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The Risks of Using a Data Center: Final Fantasy XIV

By Luis Machado on Dec 17, 2021 11:00:44 AM

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It’s not often my personal and professional contexts cross paths, so I feel the need to jump on it when it happens. Dominating video game news and social media is the unfortunate situation plaguing Final Fantasy XIV. Produced by Square Enix, the MMORPG (Massive Multiplayer Online Roleplaying Game) has seen unprecedented and unexpected growth these last 12-18 months.

Their problem: They use physical data centers to house and operate the game during a global supply chain shortage and pandemic.

Their solution: They’ve temporarily discontinued the sale of all new games and paused their extensive free trial until they’re able to find an adequate solution.

Some History about Final Fantasy XIV

Final Fantasy XIV (FFXIV or FF14 for short) is a game that has had a storied past. Initially, it launched in 2010, receiving some of the worst reviews of any game I’ve ever seen. The game was destroyed, rebuilt almost entirely, and relaunched in 2013 to lukewarm fanfare. Over the last decade, the studio has worked tirelessly to rebuild its reputation and player trust. The game has just launched its fourth expansion, Endwalker, in December of 2021 to immense celebration and excellent reviews from the players who could access the game (namely those who could log on in off-peak times).

Traditionally, player populations within online games are easy to predict: when new content is released, players return for a few weeks before sliding off again. FFXIV’s previous expansion, Shadowbringers, bucked this trend, with players coming online and joining in increasing numbers throughout its lifecycle. Unfortunately, with the semiconductor shortage, supply chain issues, and COVID travel restrictions: Square Enix has been unable to fix the problem.

The Problem with Data Centers

If your infrastructure is based on physical servers, then this becomes a critical piece of business that can have substantial financial ramifications down the road. Not to suggest that it’s not essential if you’ve virtualized your infrastructure in the cloud. Still, it’s certainly much easier to recover from, and the impact is potentially not as dire.

Since FFXIV is hosted on physical servers, the only way to increase their capacity is by purchasing more hardware and getting it added to the data centers or possibly standing up a new data center (which is something they’re trying to do). But, as we said before, they’ve been unable to get their hands on new parts.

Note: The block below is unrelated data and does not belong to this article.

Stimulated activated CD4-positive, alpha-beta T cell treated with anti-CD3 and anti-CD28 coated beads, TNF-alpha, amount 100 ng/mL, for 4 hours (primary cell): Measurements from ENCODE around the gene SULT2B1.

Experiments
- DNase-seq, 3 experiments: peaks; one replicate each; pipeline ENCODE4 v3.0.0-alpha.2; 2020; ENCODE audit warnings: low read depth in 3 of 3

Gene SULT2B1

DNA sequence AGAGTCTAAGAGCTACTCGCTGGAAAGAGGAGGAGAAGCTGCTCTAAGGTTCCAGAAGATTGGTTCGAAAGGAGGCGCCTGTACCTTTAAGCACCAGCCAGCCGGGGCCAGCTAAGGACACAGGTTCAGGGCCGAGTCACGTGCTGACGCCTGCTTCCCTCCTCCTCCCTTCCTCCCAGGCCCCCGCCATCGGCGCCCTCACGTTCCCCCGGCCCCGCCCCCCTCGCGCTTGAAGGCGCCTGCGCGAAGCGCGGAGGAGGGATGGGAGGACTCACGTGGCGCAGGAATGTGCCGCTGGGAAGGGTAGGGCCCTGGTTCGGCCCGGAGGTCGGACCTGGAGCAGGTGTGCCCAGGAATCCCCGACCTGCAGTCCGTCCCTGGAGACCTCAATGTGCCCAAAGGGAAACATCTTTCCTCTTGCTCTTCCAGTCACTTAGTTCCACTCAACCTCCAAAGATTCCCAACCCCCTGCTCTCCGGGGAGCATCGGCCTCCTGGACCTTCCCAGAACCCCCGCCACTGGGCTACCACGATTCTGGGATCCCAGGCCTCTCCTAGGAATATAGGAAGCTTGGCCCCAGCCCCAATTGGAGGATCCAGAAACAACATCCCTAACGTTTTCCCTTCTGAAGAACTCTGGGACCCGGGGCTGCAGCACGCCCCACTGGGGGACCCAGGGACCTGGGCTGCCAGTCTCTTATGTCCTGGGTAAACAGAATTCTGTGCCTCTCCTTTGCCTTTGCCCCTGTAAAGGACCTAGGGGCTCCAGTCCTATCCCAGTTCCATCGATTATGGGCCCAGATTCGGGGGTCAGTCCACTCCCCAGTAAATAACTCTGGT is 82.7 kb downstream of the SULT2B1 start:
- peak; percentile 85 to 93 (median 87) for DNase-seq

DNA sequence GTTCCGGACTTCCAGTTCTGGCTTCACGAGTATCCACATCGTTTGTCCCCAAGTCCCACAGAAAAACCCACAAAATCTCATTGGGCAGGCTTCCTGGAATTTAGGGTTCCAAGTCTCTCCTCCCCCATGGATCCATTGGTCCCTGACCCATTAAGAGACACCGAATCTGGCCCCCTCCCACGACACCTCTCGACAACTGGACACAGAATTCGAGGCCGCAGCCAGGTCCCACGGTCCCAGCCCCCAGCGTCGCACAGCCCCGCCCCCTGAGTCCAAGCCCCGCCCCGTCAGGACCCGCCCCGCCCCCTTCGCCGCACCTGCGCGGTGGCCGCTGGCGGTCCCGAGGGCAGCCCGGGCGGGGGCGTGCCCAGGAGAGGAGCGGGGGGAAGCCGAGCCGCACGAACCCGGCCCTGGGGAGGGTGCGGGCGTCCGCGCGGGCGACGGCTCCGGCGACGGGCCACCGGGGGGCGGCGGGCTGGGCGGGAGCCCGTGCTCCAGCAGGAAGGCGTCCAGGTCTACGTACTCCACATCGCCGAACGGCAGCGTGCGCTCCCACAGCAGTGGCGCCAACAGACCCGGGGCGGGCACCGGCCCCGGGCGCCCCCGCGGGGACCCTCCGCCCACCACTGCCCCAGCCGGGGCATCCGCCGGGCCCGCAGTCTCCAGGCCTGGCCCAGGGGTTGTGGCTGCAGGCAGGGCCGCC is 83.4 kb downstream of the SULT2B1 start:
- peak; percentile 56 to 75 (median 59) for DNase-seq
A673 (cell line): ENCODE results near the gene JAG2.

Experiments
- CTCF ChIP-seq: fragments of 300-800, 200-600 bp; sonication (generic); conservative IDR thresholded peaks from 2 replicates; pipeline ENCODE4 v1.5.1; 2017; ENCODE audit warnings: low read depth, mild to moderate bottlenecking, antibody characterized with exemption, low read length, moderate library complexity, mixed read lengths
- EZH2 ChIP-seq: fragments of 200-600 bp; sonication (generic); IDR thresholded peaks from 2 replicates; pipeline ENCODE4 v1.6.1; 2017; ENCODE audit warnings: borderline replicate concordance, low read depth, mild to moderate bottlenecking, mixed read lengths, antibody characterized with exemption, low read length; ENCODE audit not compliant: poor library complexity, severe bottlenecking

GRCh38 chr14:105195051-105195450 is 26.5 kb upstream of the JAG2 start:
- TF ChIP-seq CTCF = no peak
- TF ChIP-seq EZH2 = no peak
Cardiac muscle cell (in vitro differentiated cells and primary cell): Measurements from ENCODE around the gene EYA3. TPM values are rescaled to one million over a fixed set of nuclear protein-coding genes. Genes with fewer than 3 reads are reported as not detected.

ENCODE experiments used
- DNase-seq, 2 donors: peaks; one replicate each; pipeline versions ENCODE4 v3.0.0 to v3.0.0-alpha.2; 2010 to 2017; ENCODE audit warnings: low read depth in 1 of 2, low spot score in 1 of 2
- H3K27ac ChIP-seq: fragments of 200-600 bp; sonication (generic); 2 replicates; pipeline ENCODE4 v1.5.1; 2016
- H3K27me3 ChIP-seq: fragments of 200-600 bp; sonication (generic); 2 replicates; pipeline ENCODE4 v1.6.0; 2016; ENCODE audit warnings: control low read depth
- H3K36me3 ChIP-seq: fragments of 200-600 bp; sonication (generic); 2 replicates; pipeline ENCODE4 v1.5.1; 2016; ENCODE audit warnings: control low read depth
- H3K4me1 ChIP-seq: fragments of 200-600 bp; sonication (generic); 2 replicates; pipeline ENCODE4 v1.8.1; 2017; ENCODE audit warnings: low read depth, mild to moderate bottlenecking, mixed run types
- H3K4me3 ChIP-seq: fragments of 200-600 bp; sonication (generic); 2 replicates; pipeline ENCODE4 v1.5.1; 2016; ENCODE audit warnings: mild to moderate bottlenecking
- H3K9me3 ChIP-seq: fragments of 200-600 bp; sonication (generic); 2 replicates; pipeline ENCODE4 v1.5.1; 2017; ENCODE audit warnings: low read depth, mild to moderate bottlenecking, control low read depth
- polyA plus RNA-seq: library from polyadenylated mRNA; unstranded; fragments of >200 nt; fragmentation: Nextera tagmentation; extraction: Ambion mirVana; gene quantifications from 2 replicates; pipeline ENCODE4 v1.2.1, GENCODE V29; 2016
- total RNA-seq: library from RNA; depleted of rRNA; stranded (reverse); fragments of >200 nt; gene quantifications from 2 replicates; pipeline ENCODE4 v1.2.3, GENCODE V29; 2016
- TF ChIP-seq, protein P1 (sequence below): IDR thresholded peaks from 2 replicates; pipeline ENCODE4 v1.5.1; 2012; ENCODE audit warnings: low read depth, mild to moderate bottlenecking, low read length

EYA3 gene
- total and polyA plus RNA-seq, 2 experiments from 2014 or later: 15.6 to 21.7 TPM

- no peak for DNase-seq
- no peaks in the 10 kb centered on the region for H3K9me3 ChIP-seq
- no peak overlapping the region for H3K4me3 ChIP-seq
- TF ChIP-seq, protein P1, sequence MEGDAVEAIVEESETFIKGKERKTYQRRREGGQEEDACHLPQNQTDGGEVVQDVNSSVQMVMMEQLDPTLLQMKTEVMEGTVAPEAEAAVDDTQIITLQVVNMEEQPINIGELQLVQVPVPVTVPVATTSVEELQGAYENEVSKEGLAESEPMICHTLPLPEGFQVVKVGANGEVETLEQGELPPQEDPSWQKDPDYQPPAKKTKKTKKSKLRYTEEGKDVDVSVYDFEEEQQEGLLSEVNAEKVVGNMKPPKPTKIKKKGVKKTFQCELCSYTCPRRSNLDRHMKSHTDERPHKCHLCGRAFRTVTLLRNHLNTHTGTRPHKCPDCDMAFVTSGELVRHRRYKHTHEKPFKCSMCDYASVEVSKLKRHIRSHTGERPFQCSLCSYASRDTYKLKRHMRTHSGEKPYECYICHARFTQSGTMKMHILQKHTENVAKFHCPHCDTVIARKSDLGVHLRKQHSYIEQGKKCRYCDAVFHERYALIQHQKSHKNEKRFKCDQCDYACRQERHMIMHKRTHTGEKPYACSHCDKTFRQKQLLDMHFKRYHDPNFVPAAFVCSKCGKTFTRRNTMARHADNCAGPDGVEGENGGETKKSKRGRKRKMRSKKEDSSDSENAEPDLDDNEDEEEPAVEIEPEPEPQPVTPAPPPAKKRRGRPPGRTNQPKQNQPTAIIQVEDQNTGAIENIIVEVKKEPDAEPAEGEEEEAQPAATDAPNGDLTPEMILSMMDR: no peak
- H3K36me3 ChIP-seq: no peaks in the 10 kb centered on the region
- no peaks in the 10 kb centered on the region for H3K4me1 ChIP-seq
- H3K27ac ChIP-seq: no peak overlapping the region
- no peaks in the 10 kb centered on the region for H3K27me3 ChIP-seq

How Players are Impacted

Thousands of players in a queue means your login time can be upwards of 2,3, even 4 or 5 hours. You have to sit here during this time, by the way. System errors and queue limitations mean you can be errored out at any point. It’s caused a lot of consternation and outright anger within the FFXIV community.

How Square Enix is Impacted

At this point, the company has suspended new sales of the game and has refunded nearly a month of game time back to the players while they work to fix their congestion issues. All of this translates into lost revenue. Having a great game that’s fun to play means nothing if people can’t buy it.

Imagine if They Used the Cloud

First, let me start by stating that the company and the game’s director have been interviewed on this topic before. Porting a decade-old online game to the cloud is something they’ve looked into in the past. They deemed it too costly and too high a risk to take on with the resources on hand.

Now, imagine if Square Enix had FFXIV’s infrastructure hosted in the cloud, this launch would have been a whole different story, possibly as one of the most successful expansion launches to date and one of the greatest MMO comebacks in history. All the increased need for capacity would be a couple of clicks away, or maybe it would just happen if they had some infrastructure as code implemented.

What Happens Next?

It remains to be seen how this will continue to unfold. Square Enix has several game patches already scheduled to be released to keep the content flow going. This means it might be time for interest to die down but might also continue to fuel customer frustrations if the company cannot resolve its issues.

I don’t think there’s any way they could have predicted what would occur with this launch. But, on the other hand, if they had, they may have found it worth the cost after all.

We’ve worked with all kinds of companies in the past, game companies included. If you’re interested in seeing how we helped them prepare for the digital future, you can read about it here. Need to make your leap to the cloud? Get in touch with us; we can help.

Topics: data-center gaming risk

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